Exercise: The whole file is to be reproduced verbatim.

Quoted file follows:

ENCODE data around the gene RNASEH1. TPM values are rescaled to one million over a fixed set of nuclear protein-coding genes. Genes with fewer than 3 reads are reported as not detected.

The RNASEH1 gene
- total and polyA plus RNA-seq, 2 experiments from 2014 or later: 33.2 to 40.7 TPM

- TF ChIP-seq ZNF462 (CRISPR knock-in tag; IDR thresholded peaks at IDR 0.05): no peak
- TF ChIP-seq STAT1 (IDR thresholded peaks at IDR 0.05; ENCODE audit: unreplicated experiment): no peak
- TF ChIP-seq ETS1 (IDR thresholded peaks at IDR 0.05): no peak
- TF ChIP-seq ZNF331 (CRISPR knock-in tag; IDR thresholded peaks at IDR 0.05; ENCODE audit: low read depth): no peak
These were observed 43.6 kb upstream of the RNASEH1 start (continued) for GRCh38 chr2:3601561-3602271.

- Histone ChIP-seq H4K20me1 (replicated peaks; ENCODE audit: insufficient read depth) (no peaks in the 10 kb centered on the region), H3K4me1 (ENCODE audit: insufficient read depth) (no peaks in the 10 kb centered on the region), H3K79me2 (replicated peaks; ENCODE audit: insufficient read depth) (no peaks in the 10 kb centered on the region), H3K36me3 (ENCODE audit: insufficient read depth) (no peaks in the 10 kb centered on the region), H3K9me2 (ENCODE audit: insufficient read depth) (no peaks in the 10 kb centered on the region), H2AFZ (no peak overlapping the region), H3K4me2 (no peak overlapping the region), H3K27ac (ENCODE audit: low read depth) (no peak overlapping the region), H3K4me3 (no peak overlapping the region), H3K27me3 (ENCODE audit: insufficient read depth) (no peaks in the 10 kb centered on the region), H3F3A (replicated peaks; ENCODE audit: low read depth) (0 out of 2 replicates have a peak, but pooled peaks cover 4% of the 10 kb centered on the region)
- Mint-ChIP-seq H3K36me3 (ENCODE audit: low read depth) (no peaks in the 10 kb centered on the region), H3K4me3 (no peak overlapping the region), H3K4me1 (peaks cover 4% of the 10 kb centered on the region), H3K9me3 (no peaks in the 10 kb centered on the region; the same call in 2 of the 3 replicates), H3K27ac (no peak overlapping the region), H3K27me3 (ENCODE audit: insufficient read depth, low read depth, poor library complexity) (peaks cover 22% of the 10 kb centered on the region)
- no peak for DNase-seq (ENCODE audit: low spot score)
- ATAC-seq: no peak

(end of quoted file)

ENCODE data around the gene RNASEH1. TPM values are rescaled to one million over a fixed set of nuclear protein-coding genes. Genes with fewer than 3 reads are reported as not detected.

The RNASEH1 gene
- total and polyA plus RNA-seq, 2 experiments from 2014 or later: 33.2 to 40.7 TPM

- TF ChIP-seq ZNF462 (CRISPR knock-in tag; IDR thresholded peaks at IDR 0.05): no peak
- TF ChIP-seq STAT1 (IDR thresholded peaks at IDR 0.05; ENCODE audit: unreplicated experiment): no peak
- TF ChIP-seq ETS1 (IDR thresholded peaks at IDR 0.05): no peak
- TF ChIP-seq ZNF331 (CRISPR knock-in tag; IDR thresholded peaks at IDR 0.05; ENCODE audit: low read depth): no peak
These were observed 43.6 kb upstream of the RNASEH1 start (continued) for GRCh38 chr2:3601561-3602271.

- Histone ChIP-seq H4K20me1 (replicated peaks; ENCODE audit: insufficient read depth) (no peaks in the 10 kb centered on the region), H3K4me1 (ENCODE audit: insufficient read depth) (no peaks in the 10 kb centered on the region), H3K79me2 (replicated peaks; ENCODE audit: insufficient read depth) (no peaks in the 10 kb centered on the region), H3K36me3 (ENCODE audit: insufficient read depth) (no peaks in the 10 kb centered on the region), H3K9me2 (ENCODE audit: insufficient read depth) (no peaks in the 10 kb centered on the region), H2AFZ (no peak overlapping the region), H3K4me2 (no peak overlapping the region), H3K27ac (ENCODE audit: low read depth) (no peak overlapping the region), H3K4me3 (no peak overlapping the region), H3K27me3 (ENCODE audit: insufficient read depth) (no peaks in the 10 kb centered on the region), H3F3A (replicated peaks; ENCODE audit: low read depth) (0 out of 2 replicates have a peak, but pooled peaks cover 4% of the 10 kb centered on the region)
- Mint-ChIP-seq H3K36me3 (ENCODE audit: low read depth) (no peaks in the 10 kb centered on the region), H3K4me3 (no peak overlapping the region), H3K4me1 (peaks cover 4% of the 10 kb centered on the region), H3K9me3 (no peaks in the 10 kb centered on the region; the same call in 2 of the 3 replicates), H3K27ac (no peak overlapping the region), H3K27me3 (ENCODE audit: insufficient read depth, low read depth, poor library complexity) (peaks cover 22% of the 10 kb centered on the region)
- no peak for DNase-seq (ENCODE audit: low spot score)
- ATAC-seq: no peak